Horror narratives are cyclical and often self-reflective – evolving from literature to theatre to film and, as I express here on the blog, onto artwork. Bouncing along and between these different mediums means horror continues to generate its relevance and influence. To show how this is true, take my recent Art of Fear discussion about how artwork functioned within the horror of The Picture of Dorian Gray. In 2001, British born Nigerian artist Yinka Shonibare produced Dorian Gray, his first photographic series in which he assumes the lead role. Here, much as in the book and film, Shonibare uses this story as a commentary on Victorian (and contemporary) values of class.
Another stellar example of this is experimental filmmaker Ivan Zulueta’s Frank Stein (1972) which I hope to discuss more in length here soon.
In The Picture of Dorian Gray – a young man’s debauchery and vice manifests in his portrait after his wish to remain young is mysteriously granted.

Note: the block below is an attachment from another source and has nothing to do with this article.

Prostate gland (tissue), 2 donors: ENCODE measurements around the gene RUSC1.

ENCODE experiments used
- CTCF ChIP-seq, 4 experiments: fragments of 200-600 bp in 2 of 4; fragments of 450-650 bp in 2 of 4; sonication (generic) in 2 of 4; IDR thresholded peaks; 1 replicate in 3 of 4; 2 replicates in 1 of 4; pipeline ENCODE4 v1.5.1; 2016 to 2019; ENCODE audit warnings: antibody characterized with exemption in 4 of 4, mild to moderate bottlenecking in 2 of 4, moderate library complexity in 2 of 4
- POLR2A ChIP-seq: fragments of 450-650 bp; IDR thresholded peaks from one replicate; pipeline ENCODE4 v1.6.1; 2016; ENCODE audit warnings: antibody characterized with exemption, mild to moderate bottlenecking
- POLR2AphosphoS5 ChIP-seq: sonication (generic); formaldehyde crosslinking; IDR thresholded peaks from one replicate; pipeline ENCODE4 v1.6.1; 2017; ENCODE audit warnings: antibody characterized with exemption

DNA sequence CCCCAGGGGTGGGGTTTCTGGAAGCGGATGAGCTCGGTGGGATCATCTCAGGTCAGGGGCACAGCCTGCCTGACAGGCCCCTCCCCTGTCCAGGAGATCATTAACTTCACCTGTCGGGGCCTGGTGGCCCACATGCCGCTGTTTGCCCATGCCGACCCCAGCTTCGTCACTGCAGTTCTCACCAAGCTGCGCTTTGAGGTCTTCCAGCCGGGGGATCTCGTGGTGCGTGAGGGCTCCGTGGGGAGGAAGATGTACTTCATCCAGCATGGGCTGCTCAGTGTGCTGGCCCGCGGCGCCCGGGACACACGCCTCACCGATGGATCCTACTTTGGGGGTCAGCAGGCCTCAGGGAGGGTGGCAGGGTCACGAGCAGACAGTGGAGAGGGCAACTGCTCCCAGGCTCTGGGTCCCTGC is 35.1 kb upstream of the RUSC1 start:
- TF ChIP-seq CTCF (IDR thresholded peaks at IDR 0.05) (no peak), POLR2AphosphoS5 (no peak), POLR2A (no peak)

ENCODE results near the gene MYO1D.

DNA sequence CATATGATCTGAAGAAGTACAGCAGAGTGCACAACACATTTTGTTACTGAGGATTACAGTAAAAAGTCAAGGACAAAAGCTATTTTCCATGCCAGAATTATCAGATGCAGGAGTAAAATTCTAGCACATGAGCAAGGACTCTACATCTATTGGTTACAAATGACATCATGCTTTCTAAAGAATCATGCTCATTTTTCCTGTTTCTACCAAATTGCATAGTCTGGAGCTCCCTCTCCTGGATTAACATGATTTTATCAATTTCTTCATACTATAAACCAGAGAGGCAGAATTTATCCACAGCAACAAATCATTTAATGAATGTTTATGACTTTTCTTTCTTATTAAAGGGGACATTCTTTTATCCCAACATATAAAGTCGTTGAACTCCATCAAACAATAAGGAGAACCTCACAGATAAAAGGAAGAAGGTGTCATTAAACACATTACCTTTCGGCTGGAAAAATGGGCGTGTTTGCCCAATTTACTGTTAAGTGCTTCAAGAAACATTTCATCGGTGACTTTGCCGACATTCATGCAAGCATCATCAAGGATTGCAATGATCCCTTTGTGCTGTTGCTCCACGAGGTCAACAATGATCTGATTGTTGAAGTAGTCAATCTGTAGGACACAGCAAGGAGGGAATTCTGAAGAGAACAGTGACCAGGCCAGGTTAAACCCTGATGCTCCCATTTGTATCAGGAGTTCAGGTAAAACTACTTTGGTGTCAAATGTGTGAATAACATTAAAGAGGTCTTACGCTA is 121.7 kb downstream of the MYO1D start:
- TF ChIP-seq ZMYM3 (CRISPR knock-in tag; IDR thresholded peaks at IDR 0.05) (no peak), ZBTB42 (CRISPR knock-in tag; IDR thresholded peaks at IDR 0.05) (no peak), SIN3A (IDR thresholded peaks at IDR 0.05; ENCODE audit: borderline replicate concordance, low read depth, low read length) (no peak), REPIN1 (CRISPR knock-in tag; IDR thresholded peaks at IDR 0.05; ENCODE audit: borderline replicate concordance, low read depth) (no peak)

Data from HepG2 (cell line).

We’re starting offThe Art of Fearwith one of my personal favorites and one of the strongest examples of art in horror cinema, Albert Lewin’sThe Picture of Dorian Gray(1945). It’s based on Oscar Wilde’s delicious 1891 novel of the same name and, with some small variations, stays pretty true to the original narrative. On that note, I want to clarify that this discussion is on the 1945 film version so any deviations and changes from the literary language or subsequent remakes are not considered.
The story goes like this: Dorian Gray is a young man so distraught after realizing that his portrait, painted by friend Basil Hallward, would always exist in a beautiful youthful moment while he would eventually age and whither that he manages to magically transmit the residue from his ‘lust for life’ experiences onto this painting. Meaning that the painting would bare the brunt of these actions, turning ugly and old while Dorian remained the same. His decades-long reign of the 19th century’s version of ‘sex, drugs, and rock-n-roll’ (and murder) leads him down many regretful paths. He tortures himself by viewing each of the portrait’s new evil transformations but revels in his cheating of death. It’s only until a young woman believes in his goodness that he, rather forcibly, expels his history from the painting back onto himself and dies a hideous old man.